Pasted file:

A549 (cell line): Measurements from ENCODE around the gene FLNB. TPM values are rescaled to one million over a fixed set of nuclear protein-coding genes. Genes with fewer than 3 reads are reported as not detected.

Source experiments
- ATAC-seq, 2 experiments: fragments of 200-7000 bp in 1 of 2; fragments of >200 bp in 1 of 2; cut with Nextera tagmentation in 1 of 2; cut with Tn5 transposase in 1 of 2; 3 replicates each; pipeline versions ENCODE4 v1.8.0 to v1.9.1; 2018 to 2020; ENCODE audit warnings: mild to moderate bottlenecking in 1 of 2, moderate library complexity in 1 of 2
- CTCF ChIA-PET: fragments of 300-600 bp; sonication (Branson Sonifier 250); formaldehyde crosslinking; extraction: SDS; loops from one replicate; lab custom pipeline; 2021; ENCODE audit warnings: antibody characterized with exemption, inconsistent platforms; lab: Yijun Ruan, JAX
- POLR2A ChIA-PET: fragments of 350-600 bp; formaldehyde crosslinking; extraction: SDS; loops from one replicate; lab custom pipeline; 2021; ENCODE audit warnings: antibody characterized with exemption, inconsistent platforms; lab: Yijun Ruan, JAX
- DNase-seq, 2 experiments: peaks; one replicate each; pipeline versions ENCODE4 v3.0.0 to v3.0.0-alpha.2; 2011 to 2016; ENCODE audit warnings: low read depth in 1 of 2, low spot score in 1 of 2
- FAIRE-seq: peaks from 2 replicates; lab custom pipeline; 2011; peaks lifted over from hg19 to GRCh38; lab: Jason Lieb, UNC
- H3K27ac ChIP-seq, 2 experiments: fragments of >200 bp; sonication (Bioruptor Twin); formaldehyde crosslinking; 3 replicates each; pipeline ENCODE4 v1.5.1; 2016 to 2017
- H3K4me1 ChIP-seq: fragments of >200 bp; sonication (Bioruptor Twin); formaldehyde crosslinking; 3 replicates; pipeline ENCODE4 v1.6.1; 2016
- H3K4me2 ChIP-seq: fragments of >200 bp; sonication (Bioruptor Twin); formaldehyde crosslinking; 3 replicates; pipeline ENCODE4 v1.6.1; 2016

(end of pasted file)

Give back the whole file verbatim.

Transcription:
A549 (cell line): Measurements from ENCODE around the gene FLNB. TPM values are rescaled to one million over a fixed set of nuclear protein-coding genes. Genes with fewer than 3 reads are reported as not detected.

Source experiments
- ATAC-seq, 2 experiments: fragments of 200-7000 bp in 1 of 2; fragments of >200 bp in 1 of 2; cut with Nextera tagmentation in 1 of 2; cut with Tn5 transposase in 1 of 2; 3 replicates each; pipeline versions ENCODE4 v1.8.0 to v1.9.1; 2018 to 2020; ENCODE audit warnings: mild to moderate bottlenecking in 1 of 2, moderate library complexity in 1 of 2
- CTCF ChIA-PET: fragments of 300-600 bp; sonication (Branson Sonifier 250); formaldehyde crosslinking; extraction: SDS; loops from one replicate; lab custom pipeline; 2021; ENCODE audit warnings: antibody characterized with exemption, inconsistent platforms; lab: Yijun Ruan, JAX
- POLR2A ChIA-PET: fragments of 350-600 bp; formaldehyde crosslinking; extraction: SDS; loops from one replicate; lab custom pipeline; 2021; ENCODE audit warnings: antibody characterized with exemption, inconsistent platforms; lab: Yijun Ruan, JAX
- DNase-seq, 2 experiments: peaks; one replicate each; pipeline versions ENCODE4 v3.0.0 to v3.0.0-alpha.2; 2011 to 2016; ENCODE audit warnings: low read depth in 1 of 2, low spot score in 1 of 2
- FAIRE-seq: peaks from 2 replicates; lab custom pipeline; 2011; peaks lifted over from hg19 to GRCh38; lab: Jason Lieb, UNC
- H3K27ac ChIP-seq, 2 experiments: fragments of >200 bp; sonication (Bioruptor Twin); formaldehyde crosslinking; 3 replicates each; pipeline ENCODE4 v1.5.1; 2016 to 2017
- H3K4me1 ChIP-seq: fragments of >200 bp; sonication (Bioruptor Twin); formaldehyde crosslinking; 3 replicates; pipeline ENCODE4 v1.6.1; 2016
- H3K4me2 ChIP-seq: fragments of >200 bp; sonication (Bioruptor Twin); formaldehyde crosslinking; 3 replicates; pipeline ENCODE4 v1.6.1; 2016